The report mentioned that Trump "has also been working to bring the intelligence community further under his control since his impeachment acquittal in February."


Comment: And who could blame him for that at this point?! By now it should be clear to anyone who's been following the Russian collusion narrative, not to mention any number of debacles, color revolutions and other geopolitical disasters based on US intelligence agencies that said agencies need to be kept on a very short leash.


Senator Rubio, one of the sponsors of the bill on Russia, happens to be the acting chairman of the Senate Select Committee on Intelligence.

No matter the skulduggery in US domestic politics, the fact remains that Russia is such a toxic substance in the Beltway that any thaw in the relationship is becoming impossible for the foreseeable future.

Biden would have no problem with it. But Trump would have sought to improve Russia ties as his presidential legacy.

There is a wave of anti-Russia sentiments sweeping across European capitals following the Navalny incident.

Sabine Fischer, who heads the Russia desk at the German Institute for International Security Affairs, a foreign ministry think tank, wrote this week: "For years, Berlin has been trying to strike a balance between punitive action to fend off Russian transgressions, and attempts to preserve dialogue.

"It faced a lot of criticism over this, internally, from EU partners and, increasingly, from Washington ... Germany will likely not (yet) give up on dialogue with Russia, even after this most recent (Navalny) blow. But Berlin has lost faith and will invest less and less in preserving a functioning relationship."

Of course, from the perspective of the transatlantic alliance, Washington would welcome the unraveling of the Russian-German axis. But it will have serious consequences for European security and will generally harden Russian attitudes.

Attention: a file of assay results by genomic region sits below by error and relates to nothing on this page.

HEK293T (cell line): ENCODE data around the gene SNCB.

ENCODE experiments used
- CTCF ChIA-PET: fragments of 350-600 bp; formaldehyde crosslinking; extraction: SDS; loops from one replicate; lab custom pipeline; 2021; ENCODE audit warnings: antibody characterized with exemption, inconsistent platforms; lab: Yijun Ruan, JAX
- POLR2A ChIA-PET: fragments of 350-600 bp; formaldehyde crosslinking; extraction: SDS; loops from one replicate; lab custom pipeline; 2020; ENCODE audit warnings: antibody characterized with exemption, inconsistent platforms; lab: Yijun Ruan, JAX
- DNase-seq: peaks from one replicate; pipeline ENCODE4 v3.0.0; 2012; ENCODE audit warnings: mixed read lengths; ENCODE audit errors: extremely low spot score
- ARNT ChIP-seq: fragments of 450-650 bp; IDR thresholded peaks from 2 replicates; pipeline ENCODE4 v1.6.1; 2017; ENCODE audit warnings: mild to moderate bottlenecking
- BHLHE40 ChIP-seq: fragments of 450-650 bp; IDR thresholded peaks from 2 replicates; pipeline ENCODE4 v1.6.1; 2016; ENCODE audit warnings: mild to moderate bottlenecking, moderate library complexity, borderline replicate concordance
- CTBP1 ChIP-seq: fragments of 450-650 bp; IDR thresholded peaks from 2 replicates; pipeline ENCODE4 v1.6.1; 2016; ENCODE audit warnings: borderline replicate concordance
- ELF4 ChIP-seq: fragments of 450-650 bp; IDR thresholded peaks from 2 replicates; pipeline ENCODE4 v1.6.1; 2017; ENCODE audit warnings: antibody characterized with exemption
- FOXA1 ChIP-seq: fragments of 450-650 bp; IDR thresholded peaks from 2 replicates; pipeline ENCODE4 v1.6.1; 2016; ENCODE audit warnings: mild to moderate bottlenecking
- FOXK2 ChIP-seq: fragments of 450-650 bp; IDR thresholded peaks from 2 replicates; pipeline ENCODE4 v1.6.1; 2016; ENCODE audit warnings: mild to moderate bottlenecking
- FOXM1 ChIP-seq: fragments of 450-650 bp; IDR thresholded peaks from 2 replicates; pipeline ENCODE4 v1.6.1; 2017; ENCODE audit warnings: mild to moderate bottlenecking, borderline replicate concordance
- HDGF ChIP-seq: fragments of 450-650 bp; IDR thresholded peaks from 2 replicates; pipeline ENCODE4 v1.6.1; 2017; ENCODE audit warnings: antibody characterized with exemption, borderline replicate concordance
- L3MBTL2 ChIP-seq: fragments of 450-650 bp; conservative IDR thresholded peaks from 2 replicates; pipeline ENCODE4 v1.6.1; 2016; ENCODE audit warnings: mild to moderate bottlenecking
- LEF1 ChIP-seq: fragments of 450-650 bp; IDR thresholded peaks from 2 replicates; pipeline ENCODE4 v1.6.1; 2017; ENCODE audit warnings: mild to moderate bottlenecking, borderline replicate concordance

The Kremlin will only see the senators' move as a calculated ploy to discredit Putin and as part of a project to engineer regime change in Russia. Russian authorities are circling the wagons. They have frozen Navalny's bank account and seized his assets in Moscow.

Russian intelligence chief Sergei Naryshkin has alleged a covert American operation to fuel a color revolution in Belarus. On the Navalny case, Moscow is insisting that the European partners are deliberately scandalizing the Kremlin.

Naryshkin said in a statement on September 21 that Moscow "has observed intensive activity by some Western countries in fuelling the so-called Navalny case. It is increasingly evident that the Nord Stream 2 gas pipeline project is one of the main targets ... It is extremely important for Washington to have this project aborted, because it calls into question the White House's plans for stepping up supplies of US liquefied gas to Europe."


The fallout of all this is going to be profound for the Sino-Russian alliance. Russian Foreign Minister Sergey Lavrov hit out last week: "It is time to stop applying Western metrics to our actions and stop trying to be liked by the West at any cost ... the West is wittingly or unwittingly pushing us towards this analysis.

"It is likely to be done unwittingly. However, it is a big mistake to think that Russia will play by Western rules in any case, just like thinking this in terms of China."

These developments portend the last rites for Henry Kissinger's thesis that detente with Russia would be the essential pre-requisite for an effective US strategy to meet the challenge of rising China. Washington sees both Russia and China as "revisionist" powers to be countered.